Fiscal Cliff Notes
Explainers on what will happen if Congress doesn't make a deal:
If Washington plunges off the fiscal cliff on New Year’s Day, President Obama will have a strong hand to play in the fight over expiring tax cuts and automatic spending reductions set to hit the economy, but a drawn-out standoff could also wreak havoc on his ability to tackle big second-term agenda items such as tax reform, immigration and gun control.
The president has wielded the upper hand in his negotiations with House Speaker John Boehner and other Republicans throughout the fiscal-cliff saga. His Nov. 6 election win validated one of his top campaign themes—the call to allow Bush-era tax cuts on the wealthy to lapse—and his leverage has only grown since then. Polls show Americans favor Obama’s approach on deficit reduction—a mix of spending cuts and tax increases on the wealthy—over the Republican strategy of focusing heavily on spending cuts. Meanwhile, Obama’s job-approval rating has climbed to 56 percent in Gallup’s latest poll, up from 51 percent right after the election.
Republicans seem poised to shoulder much more of the blame if Senate Majority Leader Harry Reid, D-Nev., and Senate Minority Leader Mitch McConnell, R-Ky., fail in their last-ditch effort to reach a limited deal on the cliff by Jan. 1. Once the Bush tax cuts expire, the conversation will shift away from tax increases to enacting tax cuts, putting pressure on Republicans to drop their opposition to legislation that would renew the tax cuts only for the middle class.
Yet cliff-diving also holds plenty of hazards for Obama, who used an interview on NBC's "Meet the Press" that aired on Sunday to warn of a hit to financial markets if lawmakers can't come up with a way to avert the cliff. "If people start seeing that on Jan. 1 this problem still hasn't been solved, that we haven't seen the kind of deficit reduction that we could have had had the Republicans been willing to take the deal that I gave them, if they say that people's taxes have gone up, which means consumer spending is going to be depressed, then obviously that's going to have an adverse reaction in the markets," Obama said.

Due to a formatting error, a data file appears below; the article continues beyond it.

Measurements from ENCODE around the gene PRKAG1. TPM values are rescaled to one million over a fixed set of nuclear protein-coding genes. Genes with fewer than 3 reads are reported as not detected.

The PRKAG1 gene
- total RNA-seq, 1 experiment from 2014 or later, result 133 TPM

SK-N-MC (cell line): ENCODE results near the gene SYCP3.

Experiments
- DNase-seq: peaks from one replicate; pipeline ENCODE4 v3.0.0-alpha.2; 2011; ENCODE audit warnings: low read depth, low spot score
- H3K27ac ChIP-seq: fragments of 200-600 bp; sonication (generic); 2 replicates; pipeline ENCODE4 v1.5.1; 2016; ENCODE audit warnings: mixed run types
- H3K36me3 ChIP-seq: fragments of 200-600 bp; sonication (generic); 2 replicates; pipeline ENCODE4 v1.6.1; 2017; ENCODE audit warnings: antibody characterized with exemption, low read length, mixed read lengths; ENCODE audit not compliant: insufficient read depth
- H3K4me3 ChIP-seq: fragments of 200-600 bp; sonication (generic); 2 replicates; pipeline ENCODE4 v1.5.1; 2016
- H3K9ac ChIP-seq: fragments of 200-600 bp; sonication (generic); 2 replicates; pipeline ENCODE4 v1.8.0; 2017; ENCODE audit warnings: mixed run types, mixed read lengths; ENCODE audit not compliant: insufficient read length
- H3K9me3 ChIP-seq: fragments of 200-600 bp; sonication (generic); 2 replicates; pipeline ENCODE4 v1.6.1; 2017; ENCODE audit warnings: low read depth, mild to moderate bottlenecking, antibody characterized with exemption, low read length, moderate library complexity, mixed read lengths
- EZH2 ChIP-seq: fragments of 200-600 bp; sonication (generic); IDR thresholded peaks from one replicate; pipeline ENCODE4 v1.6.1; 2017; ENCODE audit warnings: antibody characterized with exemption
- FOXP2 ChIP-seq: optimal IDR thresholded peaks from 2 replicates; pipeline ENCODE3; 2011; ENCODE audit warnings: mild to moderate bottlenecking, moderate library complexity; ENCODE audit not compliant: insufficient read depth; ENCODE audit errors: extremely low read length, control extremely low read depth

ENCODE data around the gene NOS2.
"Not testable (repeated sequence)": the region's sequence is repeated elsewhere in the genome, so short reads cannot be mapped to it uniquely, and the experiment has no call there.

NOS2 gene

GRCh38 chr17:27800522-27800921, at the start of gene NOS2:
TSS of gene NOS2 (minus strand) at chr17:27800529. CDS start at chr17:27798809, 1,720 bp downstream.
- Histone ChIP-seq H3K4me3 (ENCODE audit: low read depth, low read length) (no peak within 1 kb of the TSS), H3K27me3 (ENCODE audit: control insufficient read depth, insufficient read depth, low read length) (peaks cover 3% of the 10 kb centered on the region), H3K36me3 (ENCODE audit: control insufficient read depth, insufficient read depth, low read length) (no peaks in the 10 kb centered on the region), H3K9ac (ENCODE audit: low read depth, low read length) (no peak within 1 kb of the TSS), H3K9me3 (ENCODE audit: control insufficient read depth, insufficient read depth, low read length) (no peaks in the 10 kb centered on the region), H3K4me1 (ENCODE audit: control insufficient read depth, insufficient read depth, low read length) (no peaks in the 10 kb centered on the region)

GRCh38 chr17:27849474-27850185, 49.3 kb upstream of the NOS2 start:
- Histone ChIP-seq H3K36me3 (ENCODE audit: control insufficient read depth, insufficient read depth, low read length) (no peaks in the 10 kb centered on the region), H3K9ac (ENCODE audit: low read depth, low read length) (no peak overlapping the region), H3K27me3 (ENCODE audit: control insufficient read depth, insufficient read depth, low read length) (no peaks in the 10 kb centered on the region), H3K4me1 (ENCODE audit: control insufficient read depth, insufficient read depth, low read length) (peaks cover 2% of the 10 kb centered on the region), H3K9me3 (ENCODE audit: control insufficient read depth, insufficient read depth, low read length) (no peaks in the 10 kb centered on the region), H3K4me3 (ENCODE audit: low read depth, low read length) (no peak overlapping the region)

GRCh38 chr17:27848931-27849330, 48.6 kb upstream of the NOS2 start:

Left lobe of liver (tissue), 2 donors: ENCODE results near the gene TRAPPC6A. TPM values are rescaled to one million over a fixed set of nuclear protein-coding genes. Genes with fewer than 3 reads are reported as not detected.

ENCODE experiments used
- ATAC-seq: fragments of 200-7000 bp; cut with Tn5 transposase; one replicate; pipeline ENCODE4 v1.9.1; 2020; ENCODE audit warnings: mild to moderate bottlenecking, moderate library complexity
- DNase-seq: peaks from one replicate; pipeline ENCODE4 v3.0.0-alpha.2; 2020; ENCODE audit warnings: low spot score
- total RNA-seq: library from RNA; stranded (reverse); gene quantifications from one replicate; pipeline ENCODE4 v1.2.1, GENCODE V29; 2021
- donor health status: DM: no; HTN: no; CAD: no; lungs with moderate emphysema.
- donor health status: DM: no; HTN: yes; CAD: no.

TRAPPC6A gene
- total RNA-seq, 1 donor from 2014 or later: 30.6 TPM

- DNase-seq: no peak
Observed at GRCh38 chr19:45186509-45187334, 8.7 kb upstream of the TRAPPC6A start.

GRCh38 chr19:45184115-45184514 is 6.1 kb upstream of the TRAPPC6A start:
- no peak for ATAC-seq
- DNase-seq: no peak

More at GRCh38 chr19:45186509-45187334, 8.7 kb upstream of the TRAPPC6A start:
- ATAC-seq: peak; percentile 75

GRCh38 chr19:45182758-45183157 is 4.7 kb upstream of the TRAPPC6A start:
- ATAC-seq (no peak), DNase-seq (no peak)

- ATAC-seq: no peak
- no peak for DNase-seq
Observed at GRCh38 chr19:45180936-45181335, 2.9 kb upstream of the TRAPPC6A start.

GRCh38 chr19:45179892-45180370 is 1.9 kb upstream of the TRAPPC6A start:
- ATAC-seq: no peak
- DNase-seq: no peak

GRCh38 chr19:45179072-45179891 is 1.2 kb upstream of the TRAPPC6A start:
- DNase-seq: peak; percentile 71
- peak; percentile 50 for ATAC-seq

If the tax hikes and spending cuts are left in place for several months, some economists warn the United States would slide into another recession. Republicans might end up getting the blame for the renewed economic woes but another downturn is probably the last thing Obama wants to see as part of his legacy for a second term.
Carrying the negotiations into the new year also puts an imperative on raising the debt ceiling, an issue that was underscored in Treasury Secretary Timothy Geithner’s letter this week to Senate Majority Leader Harry Reid. Geithner warned the nation will hit the debt limit on Dec. 31, although with extraordinary steps, Treasury could manage the country’s payments for about two more months before risking default. A prolonged and messy fiscal cliff standoff, combined with another fight this winter over the debt limit, could increase the risks of another downgrade of the U.S. credit rating.
Cliff-jumping also would mean that instead of spending the early weeks of January laying out big plans for a second-term agenda, Obama and his staff will be bogged down with negotiations over the myriad issues wrapped up in the cliff, including everything from the tax cuts and across-the-board spending cuts to the alternative minimum tax and the “doc fix," the formula under which physicians receive reimbursement for treating Medicare patients. In the White House’s preferred scenario, a deal addressing key elements of the fiscal cliff would have been clinched by the end of this year and that could have been used to tee up negotiations in 2013 over broad tax reform and a grand bargain on the budget. Obama has set a goal of reaching a long-term budget deal by the first half of next year and hopes to notch up an agreement as part of his legacy.
Not only will the grand-bargain discussions need to await an eventual resolution of the fiscal cliff, but other items on Obama’s second-term agenda could get pushed to the back burner, including gun control and immigration. In the "Meet the Press" interview, Obama listed initiatives on energy and the environment as additional priorities for his second term. The fiscal-cliff saga could slow Obama’s efforts to fill out his Cabinet and limit his political bandwidth for fighting for controversial nominees. After naming Sen. John Kerry, D-Mass., as his pick to succeed Hillary Rodham Clinton as secretary of State, Obama still needs to name a successor for Leon Panetta at Defense, Geithner at Treasury, and Lisa Jackson at the Environmental Protection Agency, among other personnel decisions.
As the fiscal-cliff gloom hit its low point on Thursday, Reid lamented that Americans looking forward to watching the ball drop in Times Square at the stroke of midnight on Dec. 31 might instead have to brace for higher taxes. “It looks like that’s where we’re headed,” Reid said. Obama may need to brace for a start to 2013 that looks an awful like the waning days of 2012.